There's an app for that, but it doesn't work. Diagnosing Mobile Applications in the Wild.

There are a lot of applications that run on

modern mobile operating systems. Inevitably, some of these

applications fail in the hands of users. Diagnosing a failure

to identify the culprit, or merely reproducing that failure in

the lab is difficult. To get insight into this problem, we interviewed

developers of five mobile applications and analyzed

hundreds of trouble tickets. We find that support for diagnosing

unexpected application behavior is lacking across major

mobile platforms. Even when developers implement heavyweight

logging during controlled trials, they do not discover

many dependencies that are then stressed in the wild. They

are also not well-equipped to understand how to monitor the

large number of dependencies without impacting the phone’s

limited resources such as CPU and battery. Based on these

findings, we argue for three fundamental changes to failure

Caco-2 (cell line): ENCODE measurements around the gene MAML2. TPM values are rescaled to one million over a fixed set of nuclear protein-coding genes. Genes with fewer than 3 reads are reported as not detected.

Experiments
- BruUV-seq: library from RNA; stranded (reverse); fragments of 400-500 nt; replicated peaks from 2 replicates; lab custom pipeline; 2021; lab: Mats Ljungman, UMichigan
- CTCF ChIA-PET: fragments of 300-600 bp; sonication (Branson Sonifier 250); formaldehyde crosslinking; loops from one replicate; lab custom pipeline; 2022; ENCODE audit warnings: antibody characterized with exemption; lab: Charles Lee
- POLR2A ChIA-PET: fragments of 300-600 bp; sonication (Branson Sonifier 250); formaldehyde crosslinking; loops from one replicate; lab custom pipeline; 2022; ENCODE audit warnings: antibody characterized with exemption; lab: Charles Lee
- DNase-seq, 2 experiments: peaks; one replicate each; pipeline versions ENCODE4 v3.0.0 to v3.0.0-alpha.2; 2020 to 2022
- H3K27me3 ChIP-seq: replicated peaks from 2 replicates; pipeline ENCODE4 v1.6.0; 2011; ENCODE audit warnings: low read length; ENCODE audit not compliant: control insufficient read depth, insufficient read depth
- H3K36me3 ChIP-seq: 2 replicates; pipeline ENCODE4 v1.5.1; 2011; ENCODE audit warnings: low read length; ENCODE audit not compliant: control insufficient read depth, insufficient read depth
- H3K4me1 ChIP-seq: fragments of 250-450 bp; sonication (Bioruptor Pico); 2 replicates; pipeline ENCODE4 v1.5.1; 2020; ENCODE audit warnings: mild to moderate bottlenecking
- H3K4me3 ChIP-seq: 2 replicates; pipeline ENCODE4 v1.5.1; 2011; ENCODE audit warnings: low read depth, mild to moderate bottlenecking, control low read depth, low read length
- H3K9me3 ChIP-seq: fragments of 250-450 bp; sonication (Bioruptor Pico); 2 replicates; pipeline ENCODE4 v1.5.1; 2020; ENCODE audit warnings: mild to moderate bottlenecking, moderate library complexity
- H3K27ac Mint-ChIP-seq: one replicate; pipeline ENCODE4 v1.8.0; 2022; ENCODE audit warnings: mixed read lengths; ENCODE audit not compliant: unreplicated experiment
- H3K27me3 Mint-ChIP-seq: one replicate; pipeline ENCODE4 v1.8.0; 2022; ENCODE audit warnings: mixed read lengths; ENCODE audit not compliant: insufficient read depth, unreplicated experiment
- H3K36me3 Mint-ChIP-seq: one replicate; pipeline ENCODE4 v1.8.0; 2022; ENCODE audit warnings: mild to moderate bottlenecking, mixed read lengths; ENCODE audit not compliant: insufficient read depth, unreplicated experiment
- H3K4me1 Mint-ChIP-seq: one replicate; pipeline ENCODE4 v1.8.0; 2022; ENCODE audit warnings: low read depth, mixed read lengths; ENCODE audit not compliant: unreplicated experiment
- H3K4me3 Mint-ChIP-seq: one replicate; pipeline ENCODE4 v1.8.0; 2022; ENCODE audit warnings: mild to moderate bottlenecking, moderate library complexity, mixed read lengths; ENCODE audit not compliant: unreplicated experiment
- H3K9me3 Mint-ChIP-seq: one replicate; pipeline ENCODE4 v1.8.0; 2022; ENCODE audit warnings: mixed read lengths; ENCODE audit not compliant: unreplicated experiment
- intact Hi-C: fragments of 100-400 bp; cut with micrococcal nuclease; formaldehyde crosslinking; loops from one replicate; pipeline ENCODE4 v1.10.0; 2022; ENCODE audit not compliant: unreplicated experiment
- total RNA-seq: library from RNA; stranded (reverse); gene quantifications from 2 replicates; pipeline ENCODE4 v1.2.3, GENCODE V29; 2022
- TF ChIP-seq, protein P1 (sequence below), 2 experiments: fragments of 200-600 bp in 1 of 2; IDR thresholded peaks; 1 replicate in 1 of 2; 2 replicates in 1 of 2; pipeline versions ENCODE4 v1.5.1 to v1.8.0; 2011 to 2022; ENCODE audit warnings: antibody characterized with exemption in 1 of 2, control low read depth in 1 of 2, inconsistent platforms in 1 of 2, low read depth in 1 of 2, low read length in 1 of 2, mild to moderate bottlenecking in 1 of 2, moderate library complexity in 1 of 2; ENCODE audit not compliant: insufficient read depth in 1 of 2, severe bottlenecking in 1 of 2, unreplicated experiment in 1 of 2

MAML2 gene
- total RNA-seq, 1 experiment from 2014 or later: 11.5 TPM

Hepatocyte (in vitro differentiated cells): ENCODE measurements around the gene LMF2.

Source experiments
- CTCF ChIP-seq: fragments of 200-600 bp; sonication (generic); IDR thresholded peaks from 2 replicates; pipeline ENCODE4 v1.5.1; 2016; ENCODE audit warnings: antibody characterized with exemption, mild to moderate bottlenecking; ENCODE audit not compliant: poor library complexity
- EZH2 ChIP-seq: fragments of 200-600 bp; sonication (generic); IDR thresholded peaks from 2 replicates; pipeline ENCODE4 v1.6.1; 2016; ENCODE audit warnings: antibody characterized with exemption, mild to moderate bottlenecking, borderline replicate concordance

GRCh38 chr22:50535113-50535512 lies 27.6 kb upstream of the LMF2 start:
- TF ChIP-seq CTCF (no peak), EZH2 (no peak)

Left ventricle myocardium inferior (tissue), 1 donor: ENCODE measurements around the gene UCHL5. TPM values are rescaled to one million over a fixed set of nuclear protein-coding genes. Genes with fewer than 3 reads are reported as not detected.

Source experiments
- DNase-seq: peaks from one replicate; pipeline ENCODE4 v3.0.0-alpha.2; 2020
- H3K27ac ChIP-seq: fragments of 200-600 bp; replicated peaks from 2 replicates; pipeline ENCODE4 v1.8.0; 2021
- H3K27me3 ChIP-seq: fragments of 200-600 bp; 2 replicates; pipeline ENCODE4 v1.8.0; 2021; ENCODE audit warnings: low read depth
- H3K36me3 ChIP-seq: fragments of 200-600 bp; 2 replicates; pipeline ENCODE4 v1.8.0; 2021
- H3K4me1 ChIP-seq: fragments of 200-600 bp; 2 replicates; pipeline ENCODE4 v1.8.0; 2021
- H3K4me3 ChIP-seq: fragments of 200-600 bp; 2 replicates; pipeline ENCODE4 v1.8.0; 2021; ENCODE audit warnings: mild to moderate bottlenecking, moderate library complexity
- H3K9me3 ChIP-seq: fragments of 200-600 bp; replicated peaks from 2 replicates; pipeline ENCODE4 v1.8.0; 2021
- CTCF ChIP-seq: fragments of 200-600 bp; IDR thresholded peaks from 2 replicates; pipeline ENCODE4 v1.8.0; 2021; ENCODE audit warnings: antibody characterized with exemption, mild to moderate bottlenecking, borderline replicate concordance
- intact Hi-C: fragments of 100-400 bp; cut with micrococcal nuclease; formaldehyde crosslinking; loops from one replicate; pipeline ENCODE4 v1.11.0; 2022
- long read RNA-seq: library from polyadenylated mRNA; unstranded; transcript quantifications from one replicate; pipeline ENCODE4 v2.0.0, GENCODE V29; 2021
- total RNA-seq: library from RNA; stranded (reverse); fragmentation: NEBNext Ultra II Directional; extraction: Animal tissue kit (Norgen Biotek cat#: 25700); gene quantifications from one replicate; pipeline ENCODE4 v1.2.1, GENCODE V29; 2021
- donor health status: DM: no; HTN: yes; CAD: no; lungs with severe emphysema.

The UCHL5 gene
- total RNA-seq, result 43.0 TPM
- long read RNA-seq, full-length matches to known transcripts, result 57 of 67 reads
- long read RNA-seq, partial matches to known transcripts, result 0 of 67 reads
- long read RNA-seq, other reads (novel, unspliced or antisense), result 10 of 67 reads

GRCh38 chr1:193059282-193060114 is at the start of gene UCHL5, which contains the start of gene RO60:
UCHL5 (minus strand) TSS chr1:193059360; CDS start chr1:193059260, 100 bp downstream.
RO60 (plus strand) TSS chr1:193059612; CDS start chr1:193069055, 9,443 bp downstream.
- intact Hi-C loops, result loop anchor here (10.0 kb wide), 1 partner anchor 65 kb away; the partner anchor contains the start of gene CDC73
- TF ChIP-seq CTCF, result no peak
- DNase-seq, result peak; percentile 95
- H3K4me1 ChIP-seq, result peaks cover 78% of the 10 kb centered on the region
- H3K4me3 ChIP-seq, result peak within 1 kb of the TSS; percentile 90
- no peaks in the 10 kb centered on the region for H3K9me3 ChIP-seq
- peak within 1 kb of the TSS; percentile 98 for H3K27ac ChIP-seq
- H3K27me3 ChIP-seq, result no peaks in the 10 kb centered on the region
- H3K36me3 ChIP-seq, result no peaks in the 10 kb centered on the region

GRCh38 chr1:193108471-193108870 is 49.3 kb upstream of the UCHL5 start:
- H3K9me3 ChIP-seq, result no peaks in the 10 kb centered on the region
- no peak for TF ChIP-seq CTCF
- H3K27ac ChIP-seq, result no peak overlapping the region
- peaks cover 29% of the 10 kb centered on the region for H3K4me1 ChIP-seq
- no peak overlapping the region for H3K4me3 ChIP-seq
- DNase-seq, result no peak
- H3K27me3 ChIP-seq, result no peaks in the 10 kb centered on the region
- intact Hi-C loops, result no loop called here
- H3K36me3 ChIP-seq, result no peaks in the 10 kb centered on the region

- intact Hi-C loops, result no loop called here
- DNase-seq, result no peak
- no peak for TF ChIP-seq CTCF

reporting on mobile phones. The first is spatial spreading,

which exploits the large number of phones in the field by

spreading the monitoring work across them. The second is

statistical inference, which builds a conditional distribution

model between application behavior and its dependencies in

the presence of partial information. The third is adaptive sampling,

which dynamically varies what each phone monitors,

to adapt to both the varying population of phones and what is

being learned about each failure. We propose a system called

MobiBug that combines these three techniques to simplify the

task of diagnosing mobile applications.

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In  HotNets IX

Publisher  Association for Computing Machinery, Inc.
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